The Sea Watch Foundation’s Regional Coordinator for Yorkshire, Robin Petch, had a chat with our Sightings Officer, Chiara Bertulli, after he got called about a Risso’s dolphin which had been sighted in the river Ouse yesterday afternoon. This is Robin’s story.
Skelton is a small village in East Yorkshire, on the banks of the River Ouse not far from Goole. When a neighbour of Phil Dixon opened her bedroom window on the morning of 12th November 2018 she thought she was hallucinating as there appeared to be a dolphin in the river. At 0935 she called her friend, who told her husband Phil Dixon, who phoned the Coastguard, who told him to call British Divers Marine Life Rescue who in turn called me, Robin Petch, Sea Watch Foundation Yorkshire Co-ordinator and Chair of Trustees. It is Phil who provided the photographs included with the blog.
I met up with David Leng, BDMLR Yorkshire Co-ordinator, who confirmed that it was indeed a Risso’s dolphin.
Like me, he had expected it to be a mis-identified harbour porpoise, which are seen up as far as the Ouse Bridge from time to time. He had photographs taken by Phil earlier to prove it and had also seen it himself, swimming into the current near the railway bridge over the river. It appeared to be behaving normally, perhaps even feeding, but had since disappeared. More volunteers soon arrived but none of us were to see the dolphin again that day, despite checking the river up and downstream from Skelton. Interestingly, late in the day, David met a lady at Saltmarsh further downstream who not only believed she had seen the dolphin 10 days ago but claimed it had visited around the same time last year! Hopefully it has now swum back to the Humber and out to sea but time will tell.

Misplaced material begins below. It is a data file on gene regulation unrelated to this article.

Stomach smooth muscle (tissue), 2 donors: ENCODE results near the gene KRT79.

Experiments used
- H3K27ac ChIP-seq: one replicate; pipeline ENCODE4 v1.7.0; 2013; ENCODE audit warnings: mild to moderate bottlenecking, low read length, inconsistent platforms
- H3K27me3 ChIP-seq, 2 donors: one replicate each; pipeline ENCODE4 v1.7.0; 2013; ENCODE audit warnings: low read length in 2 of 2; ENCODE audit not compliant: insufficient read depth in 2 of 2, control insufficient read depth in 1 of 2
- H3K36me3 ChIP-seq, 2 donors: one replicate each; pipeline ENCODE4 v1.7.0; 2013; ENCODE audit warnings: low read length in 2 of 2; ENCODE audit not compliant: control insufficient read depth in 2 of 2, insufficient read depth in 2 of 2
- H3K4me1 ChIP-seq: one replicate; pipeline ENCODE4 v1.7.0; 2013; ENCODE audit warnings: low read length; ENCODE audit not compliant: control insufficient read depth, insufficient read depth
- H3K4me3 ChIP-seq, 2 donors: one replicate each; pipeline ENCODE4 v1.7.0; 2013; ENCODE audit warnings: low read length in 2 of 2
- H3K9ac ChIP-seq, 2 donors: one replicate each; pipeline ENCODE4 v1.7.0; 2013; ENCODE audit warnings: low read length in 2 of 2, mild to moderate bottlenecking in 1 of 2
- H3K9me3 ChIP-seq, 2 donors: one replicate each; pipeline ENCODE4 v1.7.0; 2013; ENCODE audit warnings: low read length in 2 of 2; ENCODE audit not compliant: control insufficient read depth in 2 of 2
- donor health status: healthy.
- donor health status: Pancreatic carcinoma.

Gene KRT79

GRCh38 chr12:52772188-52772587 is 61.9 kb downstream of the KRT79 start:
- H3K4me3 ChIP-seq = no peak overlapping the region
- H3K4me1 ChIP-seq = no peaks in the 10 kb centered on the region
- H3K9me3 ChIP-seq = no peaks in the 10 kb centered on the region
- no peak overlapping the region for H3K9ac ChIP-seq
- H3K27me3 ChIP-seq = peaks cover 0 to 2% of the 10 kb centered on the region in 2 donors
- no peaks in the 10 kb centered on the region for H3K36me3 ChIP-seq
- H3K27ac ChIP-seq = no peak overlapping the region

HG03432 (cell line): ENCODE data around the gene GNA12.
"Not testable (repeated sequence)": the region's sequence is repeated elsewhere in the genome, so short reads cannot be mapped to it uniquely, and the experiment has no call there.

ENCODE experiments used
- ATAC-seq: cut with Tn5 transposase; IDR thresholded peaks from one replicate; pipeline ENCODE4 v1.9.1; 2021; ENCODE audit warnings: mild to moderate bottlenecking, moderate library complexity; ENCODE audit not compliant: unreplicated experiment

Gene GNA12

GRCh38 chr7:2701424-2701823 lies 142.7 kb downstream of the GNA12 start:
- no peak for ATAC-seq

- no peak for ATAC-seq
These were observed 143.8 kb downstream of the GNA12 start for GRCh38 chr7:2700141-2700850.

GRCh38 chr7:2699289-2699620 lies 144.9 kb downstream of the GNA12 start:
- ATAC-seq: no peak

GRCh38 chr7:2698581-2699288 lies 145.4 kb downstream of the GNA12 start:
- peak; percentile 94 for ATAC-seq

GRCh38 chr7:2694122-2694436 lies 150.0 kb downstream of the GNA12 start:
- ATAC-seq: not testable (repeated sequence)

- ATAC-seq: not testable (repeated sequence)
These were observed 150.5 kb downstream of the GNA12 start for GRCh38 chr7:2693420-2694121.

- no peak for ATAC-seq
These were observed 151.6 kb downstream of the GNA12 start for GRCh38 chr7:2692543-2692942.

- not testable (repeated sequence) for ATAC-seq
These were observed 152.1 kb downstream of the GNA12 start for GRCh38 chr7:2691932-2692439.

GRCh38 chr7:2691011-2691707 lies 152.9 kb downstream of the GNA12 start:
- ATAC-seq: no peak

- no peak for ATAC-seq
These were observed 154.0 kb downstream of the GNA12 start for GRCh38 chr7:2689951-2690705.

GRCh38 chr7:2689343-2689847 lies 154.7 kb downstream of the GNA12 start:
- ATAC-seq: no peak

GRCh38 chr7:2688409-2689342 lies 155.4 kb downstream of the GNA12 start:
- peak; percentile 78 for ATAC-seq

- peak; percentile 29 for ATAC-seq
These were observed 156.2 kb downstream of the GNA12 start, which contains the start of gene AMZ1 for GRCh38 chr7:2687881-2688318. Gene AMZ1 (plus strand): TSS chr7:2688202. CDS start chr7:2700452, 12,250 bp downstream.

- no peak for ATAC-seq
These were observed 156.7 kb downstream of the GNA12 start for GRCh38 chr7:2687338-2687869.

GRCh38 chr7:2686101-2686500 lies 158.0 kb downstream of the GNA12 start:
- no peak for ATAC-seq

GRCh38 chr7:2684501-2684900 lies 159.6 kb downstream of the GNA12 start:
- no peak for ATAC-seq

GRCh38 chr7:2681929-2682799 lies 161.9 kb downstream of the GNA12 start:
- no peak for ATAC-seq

Risso’s dolphins have occasionally been seen in the North Sea but rarely so far south and they are normally found in deeper water off the northern and western coast of the UK. Their preferred diet is squid but they do also eat fish and crustaceans so it would be able to feed in the Ouse and Humber but it is not a good environment for it as it is very tidal and extremely shallow in places as well as being quite busy with barges and coastal freighters at times. The scratches and marks on the dolphin’s body are caused partly by competition between males and also by the beaks and tentacles of their prey. As can be seen from Phil’s photographs they are a robust dolphin with a large dorsal fin, typically up to 3.5m in length and around 400kg. Unlike most dolphins they have no beak, the head shape being bulbous and rounded and similar to that of a Pilot Whale.
Robin Petch – Sea Watch Foundation Chair of Trustees and Yorkshire Co-ordinator